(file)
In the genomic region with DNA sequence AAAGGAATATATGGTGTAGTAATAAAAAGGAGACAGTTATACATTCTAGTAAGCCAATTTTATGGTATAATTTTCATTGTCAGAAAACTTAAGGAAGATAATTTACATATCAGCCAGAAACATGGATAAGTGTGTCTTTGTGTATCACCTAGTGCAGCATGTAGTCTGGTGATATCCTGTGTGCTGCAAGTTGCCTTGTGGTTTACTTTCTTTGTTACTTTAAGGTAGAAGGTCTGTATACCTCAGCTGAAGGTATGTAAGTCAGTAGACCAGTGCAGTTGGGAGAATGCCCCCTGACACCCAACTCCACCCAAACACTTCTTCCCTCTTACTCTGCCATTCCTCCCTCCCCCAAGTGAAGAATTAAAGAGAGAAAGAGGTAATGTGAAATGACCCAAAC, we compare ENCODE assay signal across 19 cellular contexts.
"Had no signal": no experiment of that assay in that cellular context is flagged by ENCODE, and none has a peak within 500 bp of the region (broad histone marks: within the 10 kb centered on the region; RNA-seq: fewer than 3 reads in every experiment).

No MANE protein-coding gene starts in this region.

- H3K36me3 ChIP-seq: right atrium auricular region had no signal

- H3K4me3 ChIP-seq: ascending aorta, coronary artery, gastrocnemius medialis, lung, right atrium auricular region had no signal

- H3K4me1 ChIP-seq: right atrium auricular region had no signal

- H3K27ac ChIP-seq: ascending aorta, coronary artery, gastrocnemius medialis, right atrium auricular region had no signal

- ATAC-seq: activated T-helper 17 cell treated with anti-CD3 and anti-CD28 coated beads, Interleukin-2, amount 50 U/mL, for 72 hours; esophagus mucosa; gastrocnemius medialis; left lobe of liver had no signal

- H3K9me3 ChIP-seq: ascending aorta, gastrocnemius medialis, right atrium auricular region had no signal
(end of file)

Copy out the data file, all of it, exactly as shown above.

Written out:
In the genomic region with DNA sequence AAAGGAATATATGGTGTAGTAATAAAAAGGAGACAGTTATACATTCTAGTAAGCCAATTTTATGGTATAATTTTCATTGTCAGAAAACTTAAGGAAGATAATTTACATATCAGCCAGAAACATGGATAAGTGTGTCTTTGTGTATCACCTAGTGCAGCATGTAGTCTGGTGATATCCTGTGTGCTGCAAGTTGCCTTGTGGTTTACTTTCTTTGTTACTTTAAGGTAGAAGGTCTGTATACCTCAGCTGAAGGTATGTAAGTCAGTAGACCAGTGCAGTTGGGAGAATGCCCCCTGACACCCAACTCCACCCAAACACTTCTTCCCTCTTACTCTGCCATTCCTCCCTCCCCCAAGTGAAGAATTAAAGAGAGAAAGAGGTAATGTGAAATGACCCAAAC, we compare ENCODE assay signal across 19 cellular contexts.
"Had no signal": no experiment of that assay in that cellular context is flagged by ENCODE, and none has a peak within 500 bp of the region (broad histone marks: within the 10 kb centered on the region; RNA-seq: fewer than 3 reads in every experiment).

No MANE protein-coding gene starts in this region.

- H3K36me3 ChIP-seq: right atrium auricular region had no signal

- H3K4me3 ChIP-seq: ascending aorta, coronary artery, gastrocnemius medialis, lung, right atrium auricular region had no signal

- H3K4me1 ChIP-seq: right atrium auricular region had no signal

- H3K27ac ChIP-seq: ascending aorta, coronary artery, gastrocnemius medialis, right atrium auricular region had no signal

- ATAC-seq: activated T-helper 17 cell treated with anti-CD3 and anti-CD28 coated beads, Interleukin-2, amount 50 U/mL, for 72 hours; esophagus mucosa; gastrocnemius medialis; left lobe of liver had no signal

- H3K9me3 ChIP-seq: ascending aorta, gastrocnemius medialis, right atrium auricular region had no signal